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Gall-Stones

hot, water, sodium and treatment

GALL-STONES. —A solid stone-like substance found in the gall-bladder, liver, or hepatic ducts.

Treatment.—To prevent the disease, regulate the diet, eating only simple food in moderate quantities. Take plenty of bodily exercise, but select it carefully ; curative gymnastics will be found helpful. That regular movements of the bowels be secured is imperative. To treat an attack, or check the course of the disease one needs the advice of a physician. Until he arrives the pain, during colic due to gall-stone, can be alleviated by applying hot compresses to the parts affected and by drinking hot water, milk, or tea, and by giving a hot bath (Io4° Fahr. or over). Sometimes cold is borne better than heat ; in such cases apply an icebag to the region of the liver.

A case of gall-stone colic demands immediate treatment. Externally, apply to the hepatic area a bottle of hot water, or a flannel dipped into hot water and sprinkled with a few drops of turpentine, or apply a mustard plaster. After pain the next most urgent symptom is vomiting, for which, until the physician arrives, the following may be administered : Bismuth subnitrate, 3 drachms, divided into io powders, and taken every half-hour until vomiting is relieved.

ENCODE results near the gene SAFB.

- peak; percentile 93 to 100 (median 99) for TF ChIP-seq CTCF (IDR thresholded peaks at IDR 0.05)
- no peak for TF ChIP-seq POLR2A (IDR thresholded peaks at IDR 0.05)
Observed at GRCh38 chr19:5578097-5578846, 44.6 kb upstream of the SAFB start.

The treatment of gall-stones has now become largely surgical. A surgeon should generally be summoned by the physician if the symptoms are severe.

The distressing paroxysms of gall-stones are controlled by morphine hypo dermically given by the physician. If jaundice is present, calomel should be given, A grain for eight or ten doses in twenty-four hours, without the usual subsequent saline in the morning. Or hot or cold enemas with soapsuds, about 2 quarts of water, will assist in relieving the pain. Or the enema may be composed of magnesium sulphate, glycerine, olive-oil, of each ounce ; oil of turpentine, r drachm ; water, to make 6 ounces.

The treatment between attacks should aim at dissolving an already formed stone, or, at any rate, preventing the formation of others. Use, therefore, sodium glycocholate mass, 3 grains, four times a day, with 5 grains of sodium succinate, dissolved in -.1 glass of water, the treatment to be continued for several months. Sodium succinate may be replaced by salol or sodium salicylate in the same doses.

Olive-oil, a tablespoonful, and sodium oleate have been reported as aids in expelling the stones, to be taken before each meal and at bedtime, four times a day. Or a teaspoonful of sodium phosphate, dissolved in a glass of hot water and repeated three times a day, will also be beneficial. A well-adjusted abdominal support will often prevent •attacks.